They shot photos and made short videos on the theme of “Water in our Everyday Life”. They documented the travails of the women who collect water from common sources and carry it to their homes, the piling mounds of garbage that percolate into the ground and the sewage entering the pipelines that carry water to people’s homes, making the water supply unfit for human consumption.
A community-university interaction session titled “Community engagement: Tagging blue and green in the environment” was organised to facilitate the interaction of community members with university faculty and masters students from Sushant University.
This interaction triggered important discussions around key issues of co-creation: ways in which academic experts can demystify macro urban planning of settlements for the community and how the lived realities of communities can be incorporated into the planning solutions created by experts.
Our scientific research partner the National Institute for Research in Environmental Health supported this project on demystifying climate change. Open-source information, written in the local language, communicated the science of climate change, insights on the issue of water availability and quality, and its impact on health in an easy-to-understand graphic illustration format.
Demystifying climate change
Knowledge and innovation brokers like PRIA bring communities and experts together in a co-learning space.
By adopting a multi-knowledge perspective in generating new knowledge, students of architecture, urban design and planning, and environmental health researchers have demystified the meaning of climate hazards and climate change for communities, and by listening to community experiences, the experts broaden their understanding of the impact of climate change in everyday life.
This project taught us how the use of participatory, community-based methods to systematise and generate local knowledge, along with the demystification of the science of climate change in ways that link it to community knowledge, has begun the process of identifying community-based issues for future action research.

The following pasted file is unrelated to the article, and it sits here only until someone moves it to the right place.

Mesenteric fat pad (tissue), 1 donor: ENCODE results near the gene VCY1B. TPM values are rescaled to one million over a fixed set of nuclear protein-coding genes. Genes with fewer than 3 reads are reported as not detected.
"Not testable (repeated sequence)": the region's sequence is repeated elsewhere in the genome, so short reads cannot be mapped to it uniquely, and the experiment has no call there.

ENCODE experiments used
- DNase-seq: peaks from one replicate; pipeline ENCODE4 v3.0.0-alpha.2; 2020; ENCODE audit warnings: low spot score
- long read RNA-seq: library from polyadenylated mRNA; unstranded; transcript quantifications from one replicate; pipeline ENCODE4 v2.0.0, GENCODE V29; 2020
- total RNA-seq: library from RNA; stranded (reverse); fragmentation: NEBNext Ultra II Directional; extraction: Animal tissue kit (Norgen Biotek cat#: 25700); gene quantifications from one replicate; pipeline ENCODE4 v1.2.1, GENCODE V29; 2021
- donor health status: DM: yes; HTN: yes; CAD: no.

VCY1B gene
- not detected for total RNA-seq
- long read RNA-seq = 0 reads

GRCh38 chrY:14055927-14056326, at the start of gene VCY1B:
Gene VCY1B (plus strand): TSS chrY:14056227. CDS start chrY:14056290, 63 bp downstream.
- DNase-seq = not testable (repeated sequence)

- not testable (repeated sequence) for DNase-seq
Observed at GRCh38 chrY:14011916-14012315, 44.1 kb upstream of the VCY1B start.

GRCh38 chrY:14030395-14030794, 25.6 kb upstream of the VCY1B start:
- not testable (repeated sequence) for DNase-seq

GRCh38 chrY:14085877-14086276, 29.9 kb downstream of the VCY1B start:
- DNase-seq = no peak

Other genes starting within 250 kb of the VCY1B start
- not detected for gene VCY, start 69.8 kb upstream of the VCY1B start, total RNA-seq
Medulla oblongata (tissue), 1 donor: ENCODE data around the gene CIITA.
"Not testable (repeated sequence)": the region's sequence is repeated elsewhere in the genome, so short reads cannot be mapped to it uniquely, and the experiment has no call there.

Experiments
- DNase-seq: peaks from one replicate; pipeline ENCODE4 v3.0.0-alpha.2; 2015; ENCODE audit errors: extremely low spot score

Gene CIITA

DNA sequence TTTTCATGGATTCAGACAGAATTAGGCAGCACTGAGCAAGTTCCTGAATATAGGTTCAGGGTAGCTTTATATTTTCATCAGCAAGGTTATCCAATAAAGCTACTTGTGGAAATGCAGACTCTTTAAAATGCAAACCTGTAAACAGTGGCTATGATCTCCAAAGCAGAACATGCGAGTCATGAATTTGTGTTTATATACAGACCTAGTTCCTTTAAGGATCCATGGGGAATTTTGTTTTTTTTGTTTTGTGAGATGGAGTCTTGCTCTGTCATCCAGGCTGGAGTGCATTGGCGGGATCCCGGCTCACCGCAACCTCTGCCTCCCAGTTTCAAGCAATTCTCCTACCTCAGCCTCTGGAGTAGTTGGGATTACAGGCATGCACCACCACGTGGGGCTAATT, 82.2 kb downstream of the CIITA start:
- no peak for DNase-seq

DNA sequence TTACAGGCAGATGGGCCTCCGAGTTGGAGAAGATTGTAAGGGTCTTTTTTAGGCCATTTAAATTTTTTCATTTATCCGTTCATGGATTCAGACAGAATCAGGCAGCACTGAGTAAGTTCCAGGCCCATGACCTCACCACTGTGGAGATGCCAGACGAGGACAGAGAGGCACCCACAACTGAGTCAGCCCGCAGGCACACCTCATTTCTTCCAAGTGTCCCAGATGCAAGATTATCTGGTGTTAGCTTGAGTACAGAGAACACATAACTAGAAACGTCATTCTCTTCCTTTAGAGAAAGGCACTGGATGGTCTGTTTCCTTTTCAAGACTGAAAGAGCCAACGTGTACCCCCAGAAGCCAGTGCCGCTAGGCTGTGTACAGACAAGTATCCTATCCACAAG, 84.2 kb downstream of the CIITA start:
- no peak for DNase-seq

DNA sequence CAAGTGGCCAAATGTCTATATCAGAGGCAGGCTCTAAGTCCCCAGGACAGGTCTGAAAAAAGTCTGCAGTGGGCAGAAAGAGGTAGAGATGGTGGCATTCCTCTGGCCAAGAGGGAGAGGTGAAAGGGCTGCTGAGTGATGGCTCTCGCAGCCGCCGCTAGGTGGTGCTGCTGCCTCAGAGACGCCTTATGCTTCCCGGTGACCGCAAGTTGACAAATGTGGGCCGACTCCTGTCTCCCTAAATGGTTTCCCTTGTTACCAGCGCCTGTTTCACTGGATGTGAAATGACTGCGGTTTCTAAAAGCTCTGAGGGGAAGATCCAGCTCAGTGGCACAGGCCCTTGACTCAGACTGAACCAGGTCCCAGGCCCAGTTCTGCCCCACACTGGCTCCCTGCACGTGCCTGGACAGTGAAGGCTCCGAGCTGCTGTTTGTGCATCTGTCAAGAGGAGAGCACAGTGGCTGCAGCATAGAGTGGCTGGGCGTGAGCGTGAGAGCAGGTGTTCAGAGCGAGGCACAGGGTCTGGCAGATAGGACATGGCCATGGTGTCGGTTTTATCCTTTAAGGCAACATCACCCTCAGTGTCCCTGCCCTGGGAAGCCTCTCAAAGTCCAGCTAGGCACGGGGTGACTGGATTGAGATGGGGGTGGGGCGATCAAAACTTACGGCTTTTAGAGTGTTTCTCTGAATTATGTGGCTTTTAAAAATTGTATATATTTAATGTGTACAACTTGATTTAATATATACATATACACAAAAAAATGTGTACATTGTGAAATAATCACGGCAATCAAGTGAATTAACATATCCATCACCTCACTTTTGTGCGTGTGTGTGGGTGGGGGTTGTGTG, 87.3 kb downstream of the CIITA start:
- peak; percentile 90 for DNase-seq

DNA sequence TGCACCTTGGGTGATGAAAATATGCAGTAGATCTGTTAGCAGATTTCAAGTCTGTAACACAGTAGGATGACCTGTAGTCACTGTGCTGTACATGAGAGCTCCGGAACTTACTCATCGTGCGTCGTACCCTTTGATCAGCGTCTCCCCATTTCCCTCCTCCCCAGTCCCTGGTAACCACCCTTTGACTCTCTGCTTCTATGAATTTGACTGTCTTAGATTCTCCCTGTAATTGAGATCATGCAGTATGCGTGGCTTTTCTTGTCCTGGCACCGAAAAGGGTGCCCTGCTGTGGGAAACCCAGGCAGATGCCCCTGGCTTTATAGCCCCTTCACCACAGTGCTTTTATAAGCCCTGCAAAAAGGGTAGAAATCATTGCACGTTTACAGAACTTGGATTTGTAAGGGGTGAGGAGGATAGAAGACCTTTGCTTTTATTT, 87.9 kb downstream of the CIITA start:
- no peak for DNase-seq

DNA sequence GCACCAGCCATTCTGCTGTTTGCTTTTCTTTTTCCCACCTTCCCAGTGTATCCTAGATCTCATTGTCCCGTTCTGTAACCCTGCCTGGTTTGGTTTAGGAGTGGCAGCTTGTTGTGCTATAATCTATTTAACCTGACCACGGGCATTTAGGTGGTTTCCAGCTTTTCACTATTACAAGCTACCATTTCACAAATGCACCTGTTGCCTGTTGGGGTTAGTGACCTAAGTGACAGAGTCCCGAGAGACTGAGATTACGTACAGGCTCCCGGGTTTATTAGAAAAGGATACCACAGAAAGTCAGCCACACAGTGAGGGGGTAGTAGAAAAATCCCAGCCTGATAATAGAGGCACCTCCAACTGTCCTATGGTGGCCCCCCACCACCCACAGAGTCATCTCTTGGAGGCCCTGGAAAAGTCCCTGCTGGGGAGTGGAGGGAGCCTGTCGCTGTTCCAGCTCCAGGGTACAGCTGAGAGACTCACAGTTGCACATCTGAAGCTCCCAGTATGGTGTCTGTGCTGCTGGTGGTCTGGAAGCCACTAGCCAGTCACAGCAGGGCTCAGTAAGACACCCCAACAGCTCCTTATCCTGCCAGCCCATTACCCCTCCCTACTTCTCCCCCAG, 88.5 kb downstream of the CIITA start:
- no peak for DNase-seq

In the few weeks of the co-creation process we have seen an energy to take action being generated among the young people in the community and among the university students.
Specifically, engagement with marginalised young people has contributed to locally led climate adaptation actions. Adolescent girls have been at the forefront of learning ways in which they can band together to take action to conserve and preserve water.
The masters students from Sushant University, who were exposed for the first time to the realities of community life, saw first-hand how planning decisions taken in closed rooms affect the lives of the very people in whose name those decisions are taken. During the interaction with community youth, they formed a connection.
A common issue
Knowledge and innovation brokering has brought communities and experts together in a co-learning space – leading to a realisation by both the community and the experts that they can help each other to solve what appears to be a common issue.
There were challenges, however. One of the main challenges was time. Co-creation requires more intensive and lengthy engagement with communities. It requires a deeper understanding of the community and the experts as well as community perspectives and experiences.
Moreover, while climate change will affect everyone, it will disproportionately affect vulnerable communities and individuals living in informal urban communities such as Ghata Village in Haryana and Gautampuri in Delhi.
In a report released in 2022, the Intergovernmental Panel on Climate Change said that vulnerability to climate change is “exacerbated by inequity and marginalisation linked to gender, ethnicity, low income or combinations thereof”.
The majority of climate change discussions take place among top-level decision-makers and experts. However, it is critical to involve the local communities who will be most affected. To develop sustainable practices, it is critical to document their experiences and local-led practices.
Nikita Rakhyani is lead – youth engagement at Participatory Research in Asia (PRIA). Established in 1982, PRIA is a global centre for participatory research and training based in New Delhi. A video of the project has been created and the full research report can be found here.